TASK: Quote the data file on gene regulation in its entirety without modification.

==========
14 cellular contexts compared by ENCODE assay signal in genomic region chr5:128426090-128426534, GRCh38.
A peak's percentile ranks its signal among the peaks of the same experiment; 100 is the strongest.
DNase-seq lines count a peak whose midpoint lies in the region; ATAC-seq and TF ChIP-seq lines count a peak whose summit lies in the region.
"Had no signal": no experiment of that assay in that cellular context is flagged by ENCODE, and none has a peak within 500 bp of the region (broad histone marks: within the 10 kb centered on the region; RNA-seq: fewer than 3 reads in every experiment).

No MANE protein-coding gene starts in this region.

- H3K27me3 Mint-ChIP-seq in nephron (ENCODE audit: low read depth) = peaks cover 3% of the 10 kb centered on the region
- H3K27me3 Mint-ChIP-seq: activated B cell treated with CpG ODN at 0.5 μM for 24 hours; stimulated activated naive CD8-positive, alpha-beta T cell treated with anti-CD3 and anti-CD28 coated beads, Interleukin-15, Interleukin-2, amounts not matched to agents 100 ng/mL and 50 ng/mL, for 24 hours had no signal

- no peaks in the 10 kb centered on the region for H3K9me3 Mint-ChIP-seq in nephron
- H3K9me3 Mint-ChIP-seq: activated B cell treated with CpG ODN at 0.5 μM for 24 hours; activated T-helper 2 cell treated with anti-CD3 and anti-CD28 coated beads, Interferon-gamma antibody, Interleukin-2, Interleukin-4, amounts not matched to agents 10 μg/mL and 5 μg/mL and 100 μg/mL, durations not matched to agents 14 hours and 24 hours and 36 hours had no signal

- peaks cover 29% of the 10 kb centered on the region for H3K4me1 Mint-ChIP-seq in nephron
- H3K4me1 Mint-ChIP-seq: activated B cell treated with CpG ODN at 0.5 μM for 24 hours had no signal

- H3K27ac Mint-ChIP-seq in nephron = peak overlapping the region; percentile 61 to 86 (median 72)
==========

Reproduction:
14 cellular contexts compared by ENCODE assay signal in genomic region chr5:128426090-128426534, GRCh38.
A peak's percentile ranks its signal among the peaks of the same experiment; 100 is the strongest.
DNase-seq lines count a peak whose midpoint lies in the region; ATAC-seq and TF ChIP-seq lines count a peak whose summit lies in the region.
"Had no signal": no experiment of that assay in that cellular context is flagged by ENCODE, and none has a peak within 500 bp of the region (broad histone marks: within the 10 kb centered on the region; RNA-seq: fewer than 3 reads in every experiment).

No MANE protein-coding gene starts in this region.

- H3K27me3 Mint-ChIP-seq in nephron (ENCODE audit: low read depth) = peaks cover 3% of the 10 kb centered on the region
- H3K27me3 Mint-ChIP-seq: activated B cell treated with CpG ODN at 0.5 μM for 24 hours; stimulated activated naive CD8-positive, alpha-beta T cell treated with anti-CD3 and anti-CD28 coated beads, Interleukin-15, Interleukin-2, amounts not matched to agents 100 ng/mL and 50 ng/mL, for 24 hours had no signal

- no peaks in the 10 kb centered on the region for H3K9me3 Mint-ChIP-seq in nephron
- H3K9me3 Mint-ChIP-seq: activated B cell treated with CpG ODN at 0.5 μM for 24 hours; activated T-helper 2 cell treated with anti-CD3 and anti-CD28 coated beads, Interferon-gamma antibody, Interleukin-2, Interleukin-4, amounts not matched to agents 10 μg/mL and 5 μg/mL and 100 μg/mL, durations not matched to agents 14 hours and 24 hours and 36 hours had no signal

- peaks cover 29% of the 10 kb centered on the region for H3K4me1 Mint-ChIP-seq in nephron
- H3K4me1 Mint-ChIP-seq: activated B cell treated with CpG ODN at 0.5 μM for 24 hours had no signal

- H3K27ac Mint-ChIP-seq in nephron = peak overlapping the region; percentile 61 to 86 (median 72)